Tufts announced its commitment to increase its contributions to the Scholars at Risk international network to support Ukrainian academics in an email sent to the community on March 4. Now, faculty and administrators are thinking about how best to support these scholars and exploring other ways to help them beyond the ARS. The university joined the SAR network in 2011 to help researchers at risk, broadly defined by the program to include private researchers, writers, artists and practitioners.
Tufts Senior International Officer and Associate Provost Diana Chigas clarified the nature of the program in an email to The Daily.
“SAR helps organize temporary positions (6 months to 2 years, usually around 1 year) for scholars whose lives may be in danger in their home country due to their work,” Chigas wrote. “They also provide support for academics to help them restart their lives and figure out how to pursue their careers in their new location.”
Chicago says that the Provost’s Office expanded its SAR program in light of Russia’s attacks on Ukraine, providing funding to help Tufts schools with accommodation costs up to four at-risk researchers and three to four postdoctoral researchers.
“In March 2022, the University extended this program to include scholars who are at risk due to the war in Ukraine because they are displaced or are at risk due to their personal circumstances, work or opinions .“, wrote Chigas, adding that the program also provides support for Russian and Belarusian scholars who may be in danger of persecution for their opposition to the war.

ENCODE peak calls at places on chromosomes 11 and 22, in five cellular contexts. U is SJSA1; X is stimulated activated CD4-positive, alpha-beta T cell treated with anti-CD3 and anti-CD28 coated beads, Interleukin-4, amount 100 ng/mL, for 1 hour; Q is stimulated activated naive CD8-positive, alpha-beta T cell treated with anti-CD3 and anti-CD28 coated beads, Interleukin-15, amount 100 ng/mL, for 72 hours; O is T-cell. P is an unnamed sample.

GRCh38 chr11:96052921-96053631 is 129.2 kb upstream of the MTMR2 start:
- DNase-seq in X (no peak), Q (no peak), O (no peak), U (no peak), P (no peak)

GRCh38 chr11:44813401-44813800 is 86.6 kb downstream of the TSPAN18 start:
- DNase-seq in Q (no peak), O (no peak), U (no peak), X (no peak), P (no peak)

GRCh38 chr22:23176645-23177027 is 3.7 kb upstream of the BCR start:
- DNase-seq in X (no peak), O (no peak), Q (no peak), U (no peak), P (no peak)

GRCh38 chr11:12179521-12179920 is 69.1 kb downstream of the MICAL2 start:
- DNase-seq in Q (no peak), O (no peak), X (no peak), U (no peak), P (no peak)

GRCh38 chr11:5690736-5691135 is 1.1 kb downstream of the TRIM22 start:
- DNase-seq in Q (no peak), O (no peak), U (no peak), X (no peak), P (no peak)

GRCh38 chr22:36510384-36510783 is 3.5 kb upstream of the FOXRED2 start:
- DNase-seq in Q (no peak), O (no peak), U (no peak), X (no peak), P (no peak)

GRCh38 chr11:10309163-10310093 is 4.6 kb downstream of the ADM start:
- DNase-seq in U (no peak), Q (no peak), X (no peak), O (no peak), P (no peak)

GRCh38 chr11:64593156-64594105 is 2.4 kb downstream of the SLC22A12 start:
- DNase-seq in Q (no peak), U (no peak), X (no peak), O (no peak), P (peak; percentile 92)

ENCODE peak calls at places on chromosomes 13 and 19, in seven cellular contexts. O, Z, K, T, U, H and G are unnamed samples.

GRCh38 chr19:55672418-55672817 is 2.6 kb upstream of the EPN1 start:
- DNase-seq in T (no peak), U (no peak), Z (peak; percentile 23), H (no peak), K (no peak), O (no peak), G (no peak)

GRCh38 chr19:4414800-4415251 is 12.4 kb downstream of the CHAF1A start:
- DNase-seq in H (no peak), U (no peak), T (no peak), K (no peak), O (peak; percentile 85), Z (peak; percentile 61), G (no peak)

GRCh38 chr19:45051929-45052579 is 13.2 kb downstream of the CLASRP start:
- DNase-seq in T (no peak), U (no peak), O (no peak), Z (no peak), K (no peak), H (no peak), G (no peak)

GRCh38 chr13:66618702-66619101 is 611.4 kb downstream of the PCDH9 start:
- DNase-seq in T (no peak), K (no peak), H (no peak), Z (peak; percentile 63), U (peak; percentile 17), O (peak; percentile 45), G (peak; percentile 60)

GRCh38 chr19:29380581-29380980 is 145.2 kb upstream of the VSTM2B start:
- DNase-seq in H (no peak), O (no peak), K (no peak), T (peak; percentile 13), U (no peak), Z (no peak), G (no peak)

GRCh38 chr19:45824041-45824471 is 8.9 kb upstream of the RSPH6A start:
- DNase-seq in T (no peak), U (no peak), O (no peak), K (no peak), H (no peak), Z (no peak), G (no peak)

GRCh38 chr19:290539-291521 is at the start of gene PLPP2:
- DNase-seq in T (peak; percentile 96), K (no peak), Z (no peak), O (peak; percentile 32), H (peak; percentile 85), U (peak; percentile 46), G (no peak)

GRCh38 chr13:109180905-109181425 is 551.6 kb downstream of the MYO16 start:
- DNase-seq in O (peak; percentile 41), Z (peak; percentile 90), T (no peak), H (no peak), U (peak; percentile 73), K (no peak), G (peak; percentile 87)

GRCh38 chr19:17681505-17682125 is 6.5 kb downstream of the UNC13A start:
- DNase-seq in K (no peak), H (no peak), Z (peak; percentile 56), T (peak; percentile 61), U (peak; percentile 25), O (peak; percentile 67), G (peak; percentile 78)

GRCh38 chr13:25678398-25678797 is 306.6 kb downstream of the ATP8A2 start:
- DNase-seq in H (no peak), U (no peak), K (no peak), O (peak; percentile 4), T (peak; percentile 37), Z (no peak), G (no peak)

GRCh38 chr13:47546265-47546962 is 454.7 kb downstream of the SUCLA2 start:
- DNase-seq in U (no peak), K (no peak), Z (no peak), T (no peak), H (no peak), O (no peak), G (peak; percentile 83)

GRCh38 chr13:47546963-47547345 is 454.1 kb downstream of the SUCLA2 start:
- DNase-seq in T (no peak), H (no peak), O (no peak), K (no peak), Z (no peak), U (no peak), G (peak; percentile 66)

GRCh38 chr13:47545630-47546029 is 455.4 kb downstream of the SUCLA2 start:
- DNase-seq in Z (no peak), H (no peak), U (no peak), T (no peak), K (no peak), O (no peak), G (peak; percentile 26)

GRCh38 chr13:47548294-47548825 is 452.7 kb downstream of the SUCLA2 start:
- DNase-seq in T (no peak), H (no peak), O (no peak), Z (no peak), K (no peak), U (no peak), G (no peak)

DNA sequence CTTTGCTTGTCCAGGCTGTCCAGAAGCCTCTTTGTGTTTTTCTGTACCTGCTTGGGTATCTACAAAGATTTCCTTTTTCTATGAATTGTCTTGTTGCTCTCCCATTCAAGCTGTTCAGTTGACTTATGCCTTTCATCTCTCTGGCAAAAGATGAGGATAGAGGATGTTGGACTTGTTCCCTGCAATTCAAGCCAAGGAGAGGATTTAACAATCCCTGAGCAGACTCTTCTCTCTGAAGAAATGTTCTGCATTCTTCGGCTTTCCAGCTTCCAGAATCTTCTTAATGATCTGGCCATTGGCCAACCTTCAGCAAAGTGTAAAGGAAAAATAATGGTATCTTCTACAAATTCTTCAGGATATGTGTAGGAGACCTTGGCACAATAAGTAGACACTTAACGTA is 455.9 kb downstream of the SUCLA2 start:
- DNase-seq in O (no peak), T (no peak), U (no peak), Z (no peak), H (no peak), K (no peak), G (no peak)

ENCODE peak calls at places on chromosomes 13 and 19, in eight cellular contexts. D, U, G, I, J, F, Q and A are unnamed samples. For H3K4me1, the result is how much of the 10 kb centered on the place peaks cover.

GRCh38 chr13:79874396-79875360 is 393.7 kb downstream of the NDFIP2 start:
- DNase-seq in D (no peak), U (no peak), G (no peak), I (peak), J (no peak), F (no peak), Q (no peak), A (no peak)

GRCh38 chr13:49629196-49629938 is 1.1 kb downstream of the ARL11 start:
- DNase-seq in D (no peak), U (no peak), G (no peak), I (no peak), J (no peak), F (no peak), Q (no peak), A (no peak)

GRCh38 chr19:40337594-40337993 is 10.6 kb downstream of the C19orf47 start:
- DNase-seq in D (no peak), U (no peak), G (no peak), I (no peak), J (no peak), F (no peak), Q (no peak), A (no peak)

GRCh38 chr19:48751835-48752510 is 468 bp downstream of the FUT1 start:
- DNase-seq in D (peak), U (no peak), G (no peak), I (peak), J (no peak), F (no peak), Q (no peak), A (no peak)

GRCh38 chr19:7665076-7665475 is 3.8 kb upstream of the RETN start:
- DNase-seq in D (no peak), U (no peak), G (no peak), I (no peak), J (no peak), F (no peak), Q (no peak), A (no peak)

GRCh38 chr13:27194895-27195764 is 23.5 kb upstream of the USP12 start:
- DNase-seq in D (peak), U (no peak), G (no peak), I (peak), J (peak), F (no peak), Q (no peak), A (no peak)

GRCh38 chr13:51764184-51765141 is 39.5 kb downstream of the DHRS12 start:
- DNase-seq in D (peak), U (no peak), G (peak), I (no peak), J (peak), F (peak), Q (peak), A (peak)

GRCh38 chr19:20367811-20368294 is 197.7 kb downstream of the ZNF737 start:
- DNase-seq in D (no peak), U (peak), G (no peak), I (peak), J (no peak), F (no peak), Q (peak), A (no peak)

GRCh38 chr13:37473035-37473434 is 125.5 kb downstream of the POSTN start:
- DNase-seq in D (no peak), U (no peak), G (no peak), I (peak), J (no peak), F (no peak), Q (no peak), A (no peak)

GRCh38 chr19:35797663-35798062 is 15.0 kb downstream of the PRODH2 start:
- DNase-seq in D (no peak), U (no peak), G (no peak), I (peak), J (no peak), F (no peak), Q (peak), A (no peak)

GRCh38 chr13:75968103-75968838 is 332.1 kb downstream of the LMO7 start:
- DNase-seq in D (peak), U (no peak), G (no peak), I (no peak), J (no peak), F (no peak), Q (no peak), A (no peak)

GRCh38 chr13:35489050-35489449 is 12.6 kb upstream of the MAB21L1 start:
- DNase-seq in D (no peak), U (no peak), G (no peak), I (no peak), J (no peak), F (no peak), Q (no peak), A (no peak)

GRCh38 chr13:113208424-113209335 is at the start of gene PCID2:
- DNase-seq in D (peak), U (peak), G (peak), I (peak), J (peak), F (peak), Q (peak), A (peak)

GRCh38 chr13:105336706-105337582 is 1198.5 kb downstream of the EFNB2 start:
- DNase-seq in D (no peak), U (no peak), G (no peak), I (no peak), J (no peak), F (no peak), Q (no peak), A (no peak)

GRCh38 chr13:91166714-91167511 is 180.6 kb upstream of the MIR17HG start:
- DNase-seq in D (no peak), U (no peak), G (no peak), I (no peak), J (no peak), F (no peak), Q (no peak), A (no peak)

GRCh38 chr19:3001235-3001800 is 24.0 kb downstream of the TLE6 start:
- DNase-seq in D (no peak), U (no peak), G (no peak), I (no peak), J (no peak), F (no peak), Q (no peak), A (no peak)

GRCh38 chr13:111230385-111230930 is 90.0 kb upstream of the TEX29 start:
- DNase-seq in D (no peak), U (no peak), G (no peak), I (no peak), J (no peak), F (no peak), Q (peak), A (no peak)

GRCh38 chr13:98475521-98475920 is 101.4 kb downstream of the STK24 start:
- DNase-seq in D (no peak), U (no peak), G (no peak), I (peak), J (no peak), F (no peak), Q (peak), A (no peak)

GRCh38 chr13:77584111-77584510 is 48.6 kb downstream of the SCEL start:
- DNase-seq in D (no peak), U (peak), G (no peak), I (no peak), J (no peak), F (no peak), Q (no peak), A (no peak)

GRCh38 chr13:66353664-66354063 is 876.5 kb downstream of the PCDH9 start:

Chicago explained that Tufts connects with academics under threat in two ways. First, the university collaborates with the SAR network, which has a list of approved scholars whom it helps to place in partner institutions.
Alternately, Chicago wrote, Tufts can connect directly with academics, “either through nominations by Tufts faculty, staff, or students, or by direct application/application to Tufts.The provost’s office assembled a committee of faculty to help place scholars at Tufts. If Tufts cannot accommodate an academic, it will help place them at another university participating in the network.